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Old 10-07-2011, 06:07 PM   #1
Karottenbaum
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Registered: Oct 2011
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cant mount partition sda3


Im not able to mount sda3.
just so you know, i installed xubunto and this long i know linux....

i created all three partitions as primary, when it came to sda3 (supposed to be for movies and music) i didnt know what mountpoint to select (dont know anything about mountpoints)..
but i choosed opt/ as mountpoint, bcause i didnt know what to do... as far as i remember i formated it as FA32 (i know not good)

i found a file named opt/ which has the size of ma partition but i cant write on it,

something else: is it a bad idea to create all three partitions as primary?

how can i make xubuntu make use of the SWAP?


sudo fdisk -l

Code:
Disk /dev/sda: 80.0 GB, 80026361856 bytes
255 heads, 63 sectors/track, 9729 cylinders
Units = cylinders of 16065 * 512 = 8225280 bytes
Sector size (logical/physical): 512 bytes / 512 bytes
I/O size (minimum/optimal): 512 bytes / 512 bytes
Disk identifier: 0xb8f0ffa4

   Device Boot      Start         End      Blocks   Id  System
/dev/sda1   *           1        1824    14647296   83  Linux
/dev/sda2            1824        2189     2929664   82  Linux swap / Solaris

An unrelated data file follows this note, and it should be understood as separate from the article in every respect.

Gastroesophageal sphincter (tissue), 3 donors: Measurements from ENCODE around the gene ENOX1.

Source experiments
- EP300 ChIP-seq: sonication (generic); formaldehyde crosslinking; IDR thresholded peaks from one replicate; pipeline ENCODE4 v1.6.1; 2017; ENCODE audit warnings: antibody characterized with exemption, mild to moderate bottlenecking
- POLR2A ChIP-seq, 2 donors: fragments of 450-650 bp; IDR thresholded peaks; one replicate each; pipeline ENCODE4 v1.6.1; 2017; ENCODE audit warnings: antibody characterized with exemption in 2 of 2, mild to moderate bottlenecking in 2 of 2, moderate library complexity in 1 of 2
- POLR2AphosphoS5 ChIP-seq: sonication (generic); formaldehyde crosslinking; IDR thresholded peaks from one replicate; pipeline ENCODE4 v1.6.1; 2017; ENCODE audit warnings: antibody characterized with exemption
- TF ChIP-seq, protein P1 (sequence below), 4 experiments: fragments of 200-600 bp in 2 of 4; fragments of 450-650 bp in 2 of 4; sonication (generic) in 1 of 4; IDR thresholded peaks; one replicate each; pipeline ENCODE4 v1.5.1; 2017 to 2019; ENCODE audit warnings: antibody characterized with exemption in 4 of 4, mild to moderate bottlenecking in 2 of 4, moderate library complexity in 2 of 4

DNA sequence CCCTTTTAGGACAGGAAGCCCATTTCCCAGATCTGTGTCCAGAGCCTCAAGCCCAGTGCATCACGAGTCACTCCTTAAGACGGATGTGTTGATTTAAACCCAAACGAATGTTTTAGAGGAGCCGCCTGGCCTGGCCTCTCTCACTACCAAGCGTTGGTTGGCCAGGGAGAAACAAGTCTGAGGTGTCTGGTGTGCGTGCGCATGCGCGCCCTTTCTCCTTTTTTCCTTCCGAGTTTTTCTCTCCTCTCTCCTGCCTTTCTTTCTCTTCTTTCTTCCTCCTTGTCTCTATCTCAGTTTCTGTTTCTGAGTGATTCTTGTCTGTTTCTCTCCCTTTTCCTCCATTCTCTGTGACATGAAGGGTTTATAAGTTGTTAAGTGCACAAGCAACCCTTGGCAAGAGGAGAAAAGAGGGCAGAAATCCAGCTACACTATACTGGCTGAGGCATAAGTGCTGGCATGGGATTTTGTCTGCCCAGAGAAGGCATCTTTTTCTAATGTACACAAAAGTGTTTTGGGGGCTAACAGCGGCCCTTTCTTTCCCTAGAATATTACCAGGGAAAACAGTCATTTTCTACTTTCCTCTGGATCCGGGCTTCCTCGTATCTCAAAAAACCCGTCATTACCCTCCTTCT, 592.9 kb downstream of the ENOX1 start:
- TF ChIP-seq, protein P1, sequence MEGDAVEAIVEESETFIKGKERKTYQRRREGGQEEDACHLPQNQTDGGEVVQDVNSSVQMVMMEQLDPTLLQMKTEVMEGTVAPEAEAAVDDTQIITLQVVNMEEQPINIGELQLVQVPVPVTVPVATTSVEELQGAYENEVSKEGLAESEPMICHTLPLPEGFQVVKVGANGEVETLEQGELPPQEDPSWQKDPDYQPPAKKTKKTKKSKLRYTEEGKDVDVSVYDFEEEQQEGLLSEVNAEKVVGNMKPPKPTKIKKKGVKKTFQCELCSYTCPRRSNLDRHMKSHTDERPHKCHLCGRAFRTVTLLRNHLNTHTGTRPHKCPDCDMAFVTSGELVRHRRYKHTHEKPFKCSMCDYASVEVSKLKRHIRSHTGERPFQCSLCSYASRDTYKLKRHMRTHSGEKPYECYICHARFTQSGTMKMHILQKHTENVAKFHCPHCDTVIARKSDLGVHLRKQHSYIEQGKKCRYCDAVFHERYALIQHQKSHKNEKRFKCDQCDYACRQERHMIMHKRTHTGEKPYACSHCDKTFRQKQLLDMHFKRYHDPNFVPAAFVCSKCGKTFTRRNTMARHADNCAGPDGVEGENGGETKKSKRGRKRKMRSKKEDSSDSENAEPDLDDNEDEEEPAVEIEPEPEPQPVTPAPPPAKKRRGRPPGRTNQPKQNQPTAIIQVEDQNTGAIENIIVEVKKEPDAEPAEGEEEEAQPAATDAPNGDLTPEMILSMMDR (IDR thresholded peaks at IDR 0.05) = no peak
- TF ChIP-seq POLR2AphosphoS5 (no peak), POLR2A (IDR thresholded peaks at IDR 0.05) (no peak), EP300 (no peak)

/dev/sda3            2189        9730    60572672   83  Linux
 
Old 10-07-2011, 06:32 PM   #2
corp769
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Why would you mount something to /opt? That is for programs, configurations, etc... Whenever you mount something, you need to create a new directory as a mount path. /media and /mnt are there for a reason, to keep your mount points within them. Create a new directory in /mnt and mount /dev/sda3 to it, and you will be good.
 
Old 10-07-2011, 07:12 PM   #3
frankbell
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You will probably want to put /dev/sda3 in your fstab.

Here's one of the clearest explanations of /etc/fstab that I've found:

http://www.tuxfiles.org/linuxhelp/fstab.html
 
Old 10-07-2011, 09:32 PM   #4
Karottenbaum
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ok thanks, ill try that tommorow - im allready tyred!
thanks alot
 
Old 10-07-2011, 10:01 PM   #5
adventuremalcolm
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RE: Can't mount sda1

Hi

an excellent document for understand what goes where in Linux is the Filesystem Hierachy Standard. You can get it a t http://www.pathname.com/fhs/pub/fhs-2.3.html

I hope you find it helpful.

Malcolm
-------------------------------

Quote:
Originally Posted by Karottenbaum View Post
Im not able to mount sda3.
just so you know, i installed xubunto and this long i know linux....

i created all three partitions as primary, when it came to sda3 (supposed to be for movies and music) i didnt know what mountpoint to select (dont know anything about mountpoints)..
but i choosed opt/ as mountpoint, bcause i didnt know what to do... as far as i remember i formated it as FA32 (i know not good)

i found a file named opt/ which has the size of ma partition but i cant write on it,

something else: is it a bad idea to create all three partitions as primary?

how can i make xubuntu make use of the SWAP?